Infrastructure Audit calls for HPV and charging solutions

ATA responds that governments need to get their acts together for reform to succeed

Infrastructure Audit calls for HPV and charging solutions
Mark Birrell wants a strategic response.


High productivity vehicles and road charging reform have central roles in modernising land freight transport, Infrastructure Australia finds.

The national infrastructure planning and coordination bureau’s newly released Australian Infrastructure Audit Report calls for action on those issues amongst others that should be part of a 15-year Australian Infrastructure Plan.

Infrastructure Australia chairman Mark Birrell says the nation must act now before demand pressures affect our living standards and economic competitiveness.

"Experiences of transport networks failing to keep pace with demand, water quality standards being uneven, energy costs being too high, telecommunication services being outdated, or freight corridors being neglected are now so common that they necessitate a strategic response," Birrell says.

The report pointing to the freight transport sector as being in need of particular political and policy attention.

"Australia’s transport sector makes the greatest contribution to our economy but it also needs the greatest amount of reform," the report finds.

It projects the national land freight task growing 80 per cent between 2011 and 2031, with a large component of this task expected to be handled by road freight vehicles.

" Accommodating this growth will require a focus on policy reform to enable the wider use of higher productivity heavy vehicles (such as B-triples), and selected investment (such as increasing bridge load limits  and targeted safety improvements, aimed at improving the performance of national highway infrastructure)," the report states.

It adds that the national highway network is a prime enabler of freight movements and economic growth," it adds.

"B-triples have improved efficiency on some regional routes, however there is an opportunity to enhance the network and increase its productivity.

"Further improvements to productivity will require a focus on reforms to enable the wider use of such vehicles, and greater investment in bridges and measures to improve road safety."


Rail freight is another area of concern, with demand for freight rail infrastructure is projected to grow, in particular for resource bulk commodity haulage in Western Australia, Queensland and New South Wales, and both for the movement of goods between ports and inland freight terminals, and for containerised and general freight over longer distances.

Demand for container terminal port infrastructure and bulk terminal infrastructure are both projected to grow faster than GDP.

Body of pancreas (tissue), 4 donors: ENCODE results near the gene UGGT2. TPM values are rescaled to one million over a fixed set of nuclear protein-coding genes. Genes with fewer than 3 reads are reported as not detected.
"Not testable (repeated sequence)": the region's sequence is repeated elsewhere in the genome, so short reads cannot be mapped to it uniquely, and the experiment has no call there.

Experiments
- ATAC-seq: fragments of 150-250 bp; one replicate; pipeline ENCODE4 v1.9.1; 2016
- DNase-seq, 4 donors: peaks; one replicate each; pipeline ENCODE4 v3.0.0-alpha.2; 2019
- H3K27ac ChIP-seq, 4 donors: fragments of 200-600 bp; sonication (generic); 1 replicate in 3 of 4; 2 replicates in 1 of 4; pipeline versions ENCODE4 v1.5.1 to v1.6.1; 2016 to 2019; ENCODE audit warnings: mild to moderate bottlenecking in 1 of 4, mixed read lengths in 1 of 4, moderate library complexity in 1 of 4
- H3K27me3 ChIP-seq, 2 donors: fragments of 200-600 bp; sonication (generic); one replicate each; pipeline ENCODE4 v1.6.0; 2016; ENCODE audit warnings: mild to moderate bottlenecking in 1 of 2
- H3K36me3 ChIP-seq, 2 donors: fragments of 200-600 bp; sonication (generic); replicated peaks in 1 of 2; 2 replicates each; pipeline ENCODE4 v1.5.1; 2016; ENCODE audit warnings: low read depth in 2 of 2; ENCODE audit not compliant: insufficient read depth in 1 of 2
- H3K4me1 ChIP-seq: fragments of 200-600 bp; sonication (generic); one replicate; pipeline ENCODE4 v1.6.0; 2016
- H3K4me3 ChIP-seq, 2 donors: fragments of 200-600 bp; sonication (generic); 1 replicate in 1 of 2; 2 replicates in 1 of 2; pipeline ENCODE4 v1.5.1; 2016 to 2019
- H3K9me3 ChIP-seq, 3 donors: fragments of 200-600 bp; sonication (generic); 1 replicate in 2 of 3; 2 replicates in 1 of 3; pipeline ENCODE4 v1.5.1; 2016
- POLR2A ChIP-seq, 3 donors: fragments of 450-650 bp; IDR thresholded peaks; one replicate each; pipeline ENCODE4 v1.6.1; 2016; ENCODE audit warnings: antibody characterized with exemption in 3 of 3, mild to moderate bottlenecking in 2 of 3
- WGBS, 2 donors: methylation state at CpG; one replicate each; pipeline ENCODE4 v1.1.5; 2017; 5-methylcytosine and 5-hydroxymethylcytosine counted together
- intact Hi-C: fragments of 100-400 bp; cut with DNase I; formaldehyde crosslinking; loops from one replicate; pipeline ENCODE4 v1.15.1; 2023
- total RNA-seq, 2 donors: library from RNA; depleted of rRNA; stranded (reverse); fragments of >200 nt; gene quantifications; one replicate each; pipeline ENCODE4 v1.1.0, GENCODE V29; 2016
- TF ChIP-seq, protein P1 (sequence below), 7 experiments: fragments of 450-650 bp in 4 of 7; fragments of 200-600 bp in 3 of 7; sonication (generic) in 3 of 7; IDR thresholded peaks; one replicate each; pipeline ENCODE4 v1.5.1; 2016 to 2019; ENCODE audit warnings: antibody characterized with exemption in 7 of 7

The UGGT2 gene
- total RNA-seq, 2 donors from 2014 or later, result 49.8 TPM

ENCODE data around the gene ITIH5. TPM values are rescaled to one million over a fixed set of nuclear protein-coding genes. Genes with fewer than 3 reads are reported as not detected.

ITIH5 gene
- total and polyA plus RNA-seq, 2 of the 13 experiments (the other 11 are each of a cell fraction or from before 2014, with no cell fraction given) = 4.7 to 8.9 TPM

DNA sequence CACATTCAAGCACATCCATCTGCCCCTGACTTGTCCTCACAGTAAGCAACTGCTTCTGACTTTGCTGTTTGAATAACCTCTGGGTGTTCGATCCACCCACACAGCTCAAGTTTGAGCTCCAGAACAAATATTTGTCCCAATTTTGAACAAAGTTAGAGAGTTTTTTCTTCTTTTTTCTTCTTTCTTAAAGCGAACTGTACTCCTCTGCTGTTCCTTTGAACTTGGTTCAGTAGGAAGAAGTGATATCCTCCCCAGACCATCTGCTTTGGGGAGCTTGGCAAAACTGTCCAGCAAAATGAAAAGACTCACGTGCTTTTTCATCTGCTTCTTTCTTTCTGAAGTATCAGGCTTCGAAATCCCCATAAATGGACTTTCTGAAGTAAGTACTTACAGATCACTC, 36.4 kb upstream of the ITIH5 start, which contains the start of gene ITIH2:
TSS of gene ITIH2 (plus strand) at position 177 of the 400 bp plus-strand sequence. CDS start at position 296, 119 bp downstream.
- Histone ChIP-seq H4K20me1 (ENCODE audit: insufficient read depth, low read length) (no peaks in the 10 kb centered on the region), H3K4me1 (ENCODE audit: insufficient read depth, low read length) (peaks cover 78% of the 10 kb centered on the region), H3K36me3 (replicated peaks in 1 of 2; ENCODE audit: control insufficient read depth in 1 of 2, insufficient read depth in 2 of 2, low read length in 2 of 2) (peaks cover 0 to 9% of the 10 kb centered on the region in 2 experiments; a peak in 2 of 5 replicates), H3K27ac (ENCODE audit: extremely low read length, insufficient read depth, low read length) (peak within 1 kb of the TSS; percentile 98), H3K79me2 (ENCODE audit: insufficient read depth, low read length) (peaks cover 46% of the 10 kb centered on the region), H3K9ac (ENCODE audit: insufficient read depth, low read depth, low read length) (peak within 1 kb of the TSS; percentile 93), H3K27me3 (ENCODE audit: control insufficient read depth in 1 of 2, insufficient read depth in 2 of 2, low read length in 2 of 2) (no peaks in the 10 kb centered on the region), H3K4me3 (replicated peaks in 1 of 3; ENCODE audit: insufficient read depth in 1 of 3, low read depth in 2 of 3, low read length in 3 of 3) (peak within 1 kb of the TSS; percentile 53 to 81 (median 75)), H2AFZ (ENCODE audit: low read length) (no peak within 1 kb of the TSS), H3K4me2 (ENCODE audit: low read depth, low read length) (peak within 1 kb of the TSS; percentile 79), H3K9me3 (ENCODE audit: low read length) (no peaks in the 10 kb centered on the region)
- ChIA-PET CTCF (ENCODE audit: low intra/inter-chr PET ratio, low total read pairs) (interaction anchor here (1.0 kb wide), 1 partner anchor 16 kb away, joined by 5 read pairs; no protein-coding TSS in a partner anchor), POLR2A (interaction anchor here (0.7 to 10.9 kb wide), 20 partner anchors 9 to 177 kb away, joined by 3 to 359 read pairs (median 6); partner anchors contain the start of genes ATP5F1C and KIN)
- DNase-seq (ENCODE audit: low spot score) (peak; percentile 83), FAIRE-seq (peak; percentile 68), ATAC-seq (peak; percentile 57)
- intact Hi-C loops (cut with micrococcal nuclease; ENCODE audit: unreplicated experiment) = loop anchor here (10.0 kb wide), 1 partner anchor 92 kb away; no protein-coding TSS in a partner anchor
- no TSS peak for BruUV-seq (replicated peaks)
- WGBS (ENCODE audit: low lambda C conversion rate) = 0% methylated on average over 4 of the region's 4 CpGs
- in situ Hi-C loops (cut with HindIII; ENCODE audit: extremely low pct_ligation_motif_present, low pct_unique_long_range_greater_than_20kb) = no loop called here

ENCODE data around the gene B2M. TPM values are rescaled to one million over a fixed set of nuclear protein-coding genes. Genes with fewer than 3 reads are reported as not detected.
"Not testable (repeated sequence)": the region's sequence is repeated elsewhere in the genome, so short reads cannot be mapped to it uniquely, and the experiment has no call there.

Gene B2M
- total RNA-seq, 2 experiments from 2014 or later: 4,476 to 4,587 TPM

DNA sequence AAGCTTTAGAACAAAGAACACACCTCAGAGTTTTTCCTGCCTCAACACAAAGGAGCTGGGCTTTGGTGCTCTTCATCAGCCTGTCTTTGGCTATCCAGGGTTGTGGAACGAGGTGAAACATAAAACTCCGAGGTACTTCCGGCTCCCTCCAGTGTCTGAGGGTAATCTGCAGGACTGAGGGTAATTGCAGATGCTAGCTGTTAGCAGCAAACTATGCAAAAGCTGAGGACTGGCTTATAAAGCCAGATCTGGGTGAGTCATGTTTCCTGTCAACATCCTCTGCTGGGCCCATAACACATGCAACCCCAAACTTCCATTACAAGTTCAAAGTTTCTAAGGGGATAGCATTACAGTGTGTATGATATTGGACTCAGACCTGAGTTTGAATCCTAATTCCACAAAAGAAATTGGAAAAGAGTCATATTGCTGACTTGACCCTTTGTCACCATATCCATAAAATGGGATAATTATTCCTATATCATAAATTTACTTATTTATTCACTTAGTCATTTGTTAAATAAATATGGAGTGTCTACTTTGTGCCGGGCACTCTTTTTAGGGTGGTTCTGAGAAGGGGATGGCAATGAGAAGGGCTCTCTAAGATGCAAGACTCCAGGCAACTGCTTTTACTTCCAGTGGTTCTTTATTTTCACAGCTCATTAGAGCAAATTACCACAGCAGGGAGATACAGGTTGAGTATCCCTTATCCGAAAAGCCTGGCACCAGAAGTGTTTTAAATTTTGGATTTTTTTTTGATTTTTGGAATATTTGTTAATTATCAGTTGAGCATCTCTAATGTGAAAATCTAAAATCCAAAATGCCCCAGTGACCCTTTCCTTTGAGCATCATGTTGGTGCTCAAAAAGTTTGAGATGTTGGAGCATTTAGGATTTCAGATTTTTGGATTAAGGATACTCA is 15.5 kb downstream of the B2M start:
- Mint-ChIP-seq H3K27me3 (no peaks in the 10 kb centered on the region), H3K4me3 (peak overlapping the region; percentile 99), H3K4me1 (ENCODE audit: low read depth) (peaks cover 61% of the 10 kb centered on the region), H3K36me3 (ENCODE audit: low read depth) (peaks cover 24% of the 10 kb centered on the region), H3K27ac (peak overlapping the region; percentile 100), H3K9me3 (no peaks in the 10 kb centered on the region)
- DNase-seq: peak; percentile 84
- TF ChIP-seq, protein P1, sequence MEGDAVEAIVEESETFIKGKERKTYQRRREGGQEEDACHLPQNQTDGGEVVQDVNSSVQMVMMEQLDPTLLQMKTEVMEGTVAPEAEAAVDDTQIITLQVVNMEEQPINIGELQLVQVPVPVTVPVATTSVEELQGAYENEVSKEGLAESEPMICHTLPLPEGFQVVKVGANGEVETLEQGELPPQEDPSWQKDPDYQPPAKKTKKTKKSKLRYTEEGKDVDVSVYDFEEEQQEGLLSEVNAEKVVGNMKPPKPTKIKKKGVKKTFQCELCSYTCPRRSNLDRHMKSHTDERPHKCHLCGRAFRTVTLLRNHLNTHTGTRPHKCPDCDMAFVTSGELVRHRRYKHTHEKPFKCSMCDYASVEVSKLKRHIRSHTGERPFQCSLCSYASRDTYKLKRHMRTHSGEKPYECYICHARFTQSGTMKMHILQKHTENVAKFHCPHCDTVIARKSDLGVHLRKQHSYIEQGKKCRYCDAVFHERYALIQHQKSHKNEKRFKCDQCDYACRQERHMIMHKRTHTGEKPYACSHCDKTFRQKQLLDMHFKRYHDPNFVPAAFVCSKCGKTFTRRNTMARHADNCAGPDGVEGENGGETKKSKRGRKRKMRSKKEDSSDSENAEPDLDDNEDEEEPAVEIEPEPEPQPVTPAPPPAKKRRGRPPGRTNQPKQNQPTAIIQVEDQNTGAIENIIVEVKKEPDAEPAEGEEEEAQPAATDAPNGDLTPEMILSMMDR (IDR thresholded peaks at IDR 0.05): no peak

Traffic through some ports is projected to significantly exceed current capacity by 2031.

"The nation’s larger ports are operated as commercial enterprises, whether they are publicly or privately owned, or leased," the report notes.

"Accordingly, investment requirements for these ports are expected to be met by user charges.

"Given wider funding constraints, governments face challenges in ensuring adequate landside rail and road access to ports."

In welcoming the report and the recommendation that the country needs to consider a broader system of transport pricing, Australian Trucking Association (ATA) CEO Christopher Melham notes that before this can be done, the states and territories need to put in place supply side reforms.

These include:

asset registers so they know what roads and bridges they own and their condition

four year forward road expenditure plans, particularly for road maintenance, which is chronically underfunded in Australia

heavy vehicle road asset service standards, so the infrastructure that industry buys is fit for purpose.

"Governments must also resolve the problems with the existing charging system before attempting to rollout a new one," Melham says.

"The existing system for charging heavy vehicles for their road use – a combination of fuel and registration charges – will overcharge the truck and bus industries by $117 million in 2015-16.

"This is because the charging model underestimates the number of heavy vehicles in Australia. The 2015-16 charges were calculated on the basis that there are 441,000 heavy vehicles in Australia. In reality, there are about 493,000.

"In considering direct pricing, governments must finally ensure that the exercise will be revenue neutral, as recommended by the competition policy review. It must improve decision making and must not add to the industry’s compliance costs.

"The vast majority of Australia’s 49,000 trucking businesses are small businesses.

"They do not want to spend $1,000 per truck to fit the special purpose GPS tracking devices that would be needed. "

"They do not want to have to check and query endless invoices about where their trucks went, how far they travelled and how much they weighed.

"Keeping red tape and compliance costs down needs to be a priority in any new road pricing system."

The full report can be found here.

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